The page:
The extensive -- and growing -- system of multipurpose, nonmotorized trails in Western Pennsylvania owes a lot to volunteers who help to build and maintain them.
Perhaps no one knows that better than veteran bicyclists Mary Shaw and Roy Weil, who have ridden -- and written -- about almost all of those trails.
The Squirrel Hill couple, who pedal between 1,500 to 2,000 miles a year on trails and low-traffic roads, have become more involved in trail development and long-range trail planning all over Pennsylvania.
"The key to this whole trail system is the efforts of volunteers," Shaw said. "They come with time and energy. We wanted to set up something that makes it easier for them to do their work so that they're not stalled or sidetracked because they need tools, material and supplies."
The can-do couple sat down in December with representatives of The Pittsburgh Foundation, the organization that since 1945 has worked "to improve the quality of life in the Pittsburgh region by evaluating and addressing community issues, promoting charitable giving, and connecting donors to the needs of the community."
It said "many generous individuals have invested in the community by establishing [more than] 1,000 funds at the foundation, benefiting a wide variety of nonprofit organizations and community needs."
In addition to a start-up donation for the Trail Volunteer Fund, Shaw and Weil are donating the proceeds from their popular book, "FreeWheeling Easy in Western Pennsylvania."
The fund's motto says it all:
"No worthy project with willing volunteers should founder for lack of tools or materials."
As the formal donor advisers to the fund, the couple didn't waste any time bringing grant proposals to the foundation for its approval. The foundation acted on them quickly.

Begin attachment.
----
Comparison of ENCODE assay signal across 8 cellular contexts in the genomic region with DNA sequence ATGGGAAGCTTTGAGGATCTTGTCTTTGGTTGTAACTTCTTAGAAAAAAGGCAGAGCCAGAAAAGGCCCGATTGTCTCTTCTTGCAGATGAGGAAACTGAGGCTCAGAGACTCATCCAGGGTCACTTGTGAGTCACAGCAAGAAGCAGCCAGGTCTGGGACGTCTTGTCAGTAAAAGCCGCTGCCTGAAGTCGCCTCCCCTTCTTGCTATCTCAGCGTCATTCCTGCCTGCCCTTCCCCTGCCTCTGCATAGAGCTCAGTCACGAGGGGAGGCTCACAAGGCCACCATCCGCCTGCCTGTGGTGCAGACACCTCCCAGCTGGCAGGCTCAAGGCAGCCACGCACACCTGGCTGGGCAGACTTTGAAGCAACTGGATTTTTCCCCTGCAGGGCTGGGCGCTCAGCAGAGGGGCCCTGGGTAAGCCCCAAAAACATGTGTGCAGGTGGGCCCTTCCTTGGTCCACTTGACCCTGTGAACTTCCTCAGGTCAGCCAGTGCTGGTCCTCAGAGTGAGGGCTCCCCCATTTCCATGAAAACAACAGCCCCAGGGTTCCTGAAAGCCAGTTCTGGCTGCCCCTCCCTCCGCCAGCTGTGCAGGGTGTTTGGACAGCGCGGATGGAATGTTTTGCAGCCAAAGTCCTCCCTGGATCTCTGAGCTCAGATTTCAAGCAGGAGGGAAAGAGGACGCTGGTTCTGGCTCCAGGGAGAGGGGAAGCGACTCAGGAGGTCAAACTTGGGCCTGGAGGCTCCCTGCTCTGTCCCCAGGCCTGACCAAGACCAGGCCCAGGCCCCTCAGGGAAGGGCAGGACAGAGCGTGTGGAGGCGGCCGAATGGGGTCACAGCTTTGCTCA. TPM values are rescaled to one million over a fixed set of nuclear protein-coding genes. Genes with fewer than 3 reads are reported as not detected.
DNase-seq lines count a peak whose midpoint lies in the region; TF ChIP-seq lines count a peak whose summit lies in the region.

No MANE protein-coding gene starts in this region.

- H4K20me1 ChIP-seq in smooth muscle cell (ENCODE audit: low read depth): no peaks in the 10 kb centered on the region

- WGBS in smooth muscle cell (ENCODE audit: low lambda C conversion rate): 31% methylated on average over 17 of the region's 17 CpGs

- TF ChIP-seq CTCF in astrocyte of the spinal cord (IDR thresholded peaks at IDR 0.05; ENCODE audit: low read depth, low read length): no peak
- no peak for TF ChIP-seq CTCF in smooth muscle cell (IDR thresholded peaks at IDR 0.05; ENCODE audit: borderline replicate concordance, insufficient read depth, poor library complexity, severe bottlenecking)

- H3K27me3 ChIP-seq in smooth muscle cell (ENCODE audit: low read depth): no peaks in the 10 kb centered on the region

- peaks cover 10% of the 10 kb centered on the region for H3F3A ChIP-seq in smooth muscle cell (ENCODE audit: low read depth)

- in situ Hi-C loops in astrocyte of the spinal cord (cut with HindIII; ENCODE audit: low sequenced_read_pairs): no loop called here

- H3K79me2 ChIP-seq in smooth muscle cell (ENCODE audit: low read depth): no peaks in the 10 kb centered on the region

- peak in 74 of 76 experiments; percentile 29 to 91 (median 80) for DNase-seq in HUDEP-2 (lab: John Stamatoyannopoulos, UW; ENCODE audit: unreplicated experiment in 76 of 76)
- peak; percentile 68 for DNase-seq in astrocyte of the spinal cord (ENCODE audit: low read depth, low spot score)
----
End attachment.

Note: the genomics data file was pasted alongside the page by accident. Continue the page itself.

As a result, three grant projects are under way. And as of today, a fourth project has been approved. Let's take them in order, and then alert trail groups about two deadlines -- one Thursday and the other June 1 -- to apply for grants ranging in size from a few hundred dollars to a few thousand dollars.
The first grant went to the Montour Trail Council for safety improvements at the intersection of Routes 50 and 980 near Venice in Washington County. Materials have been purchased that volunteers will use to create a crosswalk and a stairway/ramp that will eliminate a half-mile stretch of bicycling on the narrow shoulders of Route 50.
The second grant went to the Butler Freeport Community Trail to help develop the 4.5 mile segment from Bonniebrook Road to Father Manderino Park in Butler.
The third grant was made to a Girl Scout Gold Award Project to buy materials for a historical plaque the scouts will develop and install at Herman. The fourth grant will be made today to the Somerset County Rails to Trails Association to buy safety fencing that volunteers will install on the approaches to the bridge that crosses Scratch Hill Road.
Shaw and Weil emphasized that they urge people to contribute their time and money to their local trail organizations first before donating to the fund.
"We don't want to be in competition with local trail groups," Shaw said. "We encourage people to contribute their time, money and effort to their own groups. They usually have monthly work sessions and that's when volunteers can go and help."
A trail organizations can apply for grant by providing its name, the location and scope of the project, an approximate budget, an explanation of what volunteers will do and the start and finish dates of the project.